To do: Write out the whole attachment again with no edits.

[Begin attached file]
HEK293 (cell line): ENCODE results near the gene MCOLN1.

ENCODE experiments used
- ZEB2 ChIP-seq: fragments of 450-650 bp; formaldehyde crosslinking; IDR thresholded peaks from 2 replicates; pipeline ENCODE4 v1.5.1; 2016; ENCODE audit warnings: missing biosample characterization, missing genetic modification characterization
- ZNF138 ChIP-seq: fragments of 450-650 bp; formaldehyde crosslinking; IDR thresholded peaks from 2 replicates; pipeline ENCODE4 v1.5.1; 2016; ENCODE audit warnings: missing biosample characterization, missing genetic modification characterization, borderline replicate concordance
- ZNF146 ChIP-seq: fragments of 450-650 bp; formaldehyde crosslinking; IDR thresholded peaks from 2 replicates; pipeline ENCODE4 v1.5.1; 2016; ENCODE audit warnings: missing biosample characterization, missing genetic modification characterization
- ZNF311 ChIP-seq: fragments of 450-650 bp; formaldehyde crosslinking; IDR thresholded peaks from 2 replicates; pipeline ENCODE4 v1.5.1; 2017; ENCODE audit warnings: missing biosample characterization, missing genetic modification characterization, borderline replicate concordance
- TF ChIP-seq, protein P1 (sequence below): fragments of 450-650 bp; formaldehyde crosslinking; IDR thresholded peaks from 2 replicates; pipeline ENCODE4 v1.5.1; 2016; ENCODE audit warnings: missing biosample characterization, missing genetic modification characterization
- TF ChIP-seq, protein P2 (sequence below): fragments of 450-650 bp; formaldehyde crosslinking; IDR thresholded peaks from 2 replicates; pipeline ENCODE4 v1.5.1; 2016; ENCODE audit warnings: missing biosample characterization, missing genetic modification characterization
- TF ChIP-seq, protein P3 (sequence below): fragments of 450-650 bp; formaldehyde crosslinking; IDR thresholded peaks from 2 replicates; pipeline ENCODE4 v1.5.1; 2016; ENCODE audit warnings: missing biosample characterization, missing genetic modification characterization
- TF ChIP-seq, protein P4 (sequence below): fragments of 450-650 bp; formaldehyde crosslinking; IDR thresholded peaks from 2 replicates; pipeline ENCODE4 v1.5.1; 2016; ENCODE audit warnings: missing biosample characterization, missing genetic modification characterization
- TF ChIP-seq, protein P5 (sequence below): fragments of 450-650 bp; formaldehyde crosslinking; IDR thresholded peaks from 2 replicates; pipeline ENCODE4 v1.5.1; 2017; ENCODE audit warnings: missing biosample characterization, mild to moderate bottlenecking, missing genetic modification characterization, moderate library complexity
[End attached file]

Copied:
HEK293 (cell line): ENCODE results near the gene MCOLN1.

ENCODE experiments used
- ZEB2 ChIP-seq: fragments of 450-650 bp; formaldehyde crosslinking; IDR thresholded peaks from 2 replicates; pipeline ENCODE4 v1.5.1; 2016; ENCODE audit warnings: missing biosample characterization, missing genetic modification characterization
- ZNF138 ChIP-seq: fragments of 450-650 bp; formaldehyde crosslinking; IDR thresholded peaks from 2 replicates; pipeline ENCODE4 v1.5.1; 2016; ENCODE audit warnings: missing biosample characterization, missing genetic modification characterization, borderline replicate concordance
- ZNF146 ChIP-seq: fragments of 450-650 bp; formaldehyde crosslinking; IDR thresholded peaks from 2 replicates; pipeline ENCODE4 v1.5.1; 2016; ENCODE audit warnings: missing biosample characterization, missing genetic modification characterization
- ZNF311 ChIP-seq: fragments of 450-650 bp; formaldehyde crosslinking; IDR thresholded peaks from 2 replicates; pipeline ENCODE4 v1.5.1; 2017; ENCODE audit warnings: missing biosample characterization, missing genetic modification characterization, borderline replicate concordance
- TF ChIP-seq, protein P1 (sequence below): fragments of 450-650 bp; formaldehyde crosslinking; IDR thresholded peaks from 2 replicates; pipeline ENCODE4 v1.5.1; 2016; ENCODE audit warnings: missing biosample characterization, missing genetic modification characterization
- TF ChIP-seq, protein P2 (sequence below): fragments of 450-650 bp; formaldehyde crosslinking; IDR thresholded peaks from 2 replicates; pipeline ENCODE4 v1.5.1; 2016; ENCODE audit warnings: missing biosample characterization, missing genetic modification characterization
- TF ChIP-seq, protein P3 (sequence below): fragments of 450-650 bp; formaldehyde crosslinking; IDR thresholded peaks from 2 replicates; pipeline ENCODE4 v1.5.1; 2016; ENCODE audit warnings: missing biosample characterization, missing genetic modification characterization
- TF ChIP-seq, protein P4 (sequence below): fragments of 450-650 bp; formaldehyde crosslinking; IDR thresholded peaks from 2 replicates; pipeline ENCODE4 v1.5.1; 2016; ENCODE audit warnings: missing biosample characterization, missing genetic modification characterization
- TF ChIP-seq, protein P5 (sequence below): fragments of 450-650 bp; formaldehyde crosslinking; IDR thresholded peaks from 2 replicates; pipeline ENCODE4 v1.5.1; 2017; ENCODE audit warnings: missing biosample characterization, mild to moderate bottlenecking, missing genetic modification characterization, moderate library complexity